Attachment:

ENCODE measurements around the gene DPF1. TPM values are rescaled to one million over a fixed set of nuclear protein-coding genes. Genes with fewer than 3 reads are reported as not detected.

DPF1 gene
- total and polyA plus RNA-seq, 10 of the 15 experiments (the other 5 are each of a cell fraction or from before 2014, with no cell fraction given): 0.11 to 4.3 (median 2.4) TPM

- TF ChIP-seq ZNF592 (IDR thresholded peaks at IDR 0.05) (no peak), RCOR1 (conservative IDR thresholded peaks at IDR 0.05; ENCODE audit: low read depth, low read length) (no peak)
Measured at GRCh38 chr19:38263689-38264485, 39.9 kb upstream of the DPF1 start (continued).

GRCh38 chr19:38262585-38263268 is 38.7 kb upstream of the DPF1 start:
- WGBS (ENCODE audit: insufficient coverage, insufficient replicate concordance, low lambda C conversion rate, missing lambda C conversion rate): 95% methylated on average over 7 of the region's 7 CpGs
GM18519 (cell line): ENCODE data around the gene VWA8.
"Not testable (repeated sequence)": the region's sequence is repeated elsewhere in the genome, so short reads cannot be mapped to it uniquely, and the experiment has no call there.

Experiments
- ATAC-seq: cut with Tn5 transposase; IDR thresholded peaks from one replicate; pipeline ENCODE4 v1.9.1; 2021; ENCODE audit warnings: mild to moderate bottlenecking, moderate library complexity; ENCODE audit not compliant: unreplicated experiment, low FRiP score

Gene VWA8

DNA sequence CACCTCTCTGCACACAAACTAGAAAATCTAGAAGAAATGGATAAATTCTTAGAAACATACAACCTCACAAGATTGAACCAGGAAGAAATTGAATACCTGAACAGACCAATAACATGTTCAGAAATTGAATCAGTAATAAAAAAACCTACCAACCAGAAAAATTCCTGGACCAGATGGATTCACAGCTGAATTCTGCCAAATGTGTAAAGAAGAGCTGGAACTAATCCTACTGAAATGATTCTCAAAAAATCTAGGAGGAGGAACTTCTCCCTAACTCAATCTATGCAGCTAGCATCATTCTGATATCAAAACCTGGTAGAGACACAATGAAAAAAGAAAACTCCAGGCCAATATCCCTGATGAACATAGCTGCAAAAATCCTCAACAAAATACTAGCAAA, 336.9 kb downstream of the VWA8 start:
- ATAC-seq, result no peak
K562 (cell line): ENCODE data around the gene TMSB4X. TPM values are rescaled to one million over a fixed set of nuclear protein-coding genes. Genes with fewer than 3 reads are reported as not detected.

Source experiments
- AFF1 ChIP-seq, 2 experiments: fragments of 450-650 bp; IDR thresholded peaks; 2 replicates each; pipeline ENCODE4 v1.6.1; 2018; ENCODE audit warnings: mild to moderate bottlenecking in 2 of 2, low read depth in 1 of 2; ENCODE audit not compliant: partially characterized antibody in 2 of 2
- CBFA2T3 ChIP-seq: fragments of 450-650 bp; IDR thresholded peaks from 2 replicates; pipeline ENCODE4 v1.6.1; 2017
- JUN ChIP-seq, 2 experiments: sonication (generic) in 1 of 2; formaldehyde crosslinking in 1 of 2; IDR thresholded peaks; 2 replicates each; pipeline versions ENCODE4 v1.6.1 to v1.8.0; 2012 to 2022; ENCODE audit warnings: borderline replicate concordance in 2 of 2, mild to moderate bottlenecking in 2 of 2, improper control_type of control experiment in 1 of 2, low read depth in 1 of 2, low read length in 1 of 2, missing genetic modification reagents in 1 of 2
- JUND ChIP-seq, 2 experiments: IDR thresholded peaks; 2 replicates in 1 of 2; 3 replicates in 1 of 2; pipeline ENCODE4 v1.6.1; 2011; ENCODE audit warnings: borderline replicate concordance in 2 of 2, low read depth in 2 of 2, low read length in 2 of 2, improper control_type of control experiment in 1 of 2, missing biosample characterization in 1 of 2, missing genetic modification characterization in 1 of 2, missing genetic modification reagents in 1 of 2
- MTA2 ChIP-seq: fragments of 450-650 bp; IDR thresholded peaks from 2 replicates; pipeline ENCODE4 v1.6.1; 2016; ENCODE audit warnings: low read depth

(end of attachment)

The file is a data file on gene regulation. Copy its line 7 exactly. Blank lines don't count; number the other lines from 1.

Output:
- WGBS (ENCODE audit: insufficient coverage, insufficient replicate concordance, low lambda C conversion rate, missing lambda C conversion rate): 95% methylated on average over 7 of the region's 7 CpGs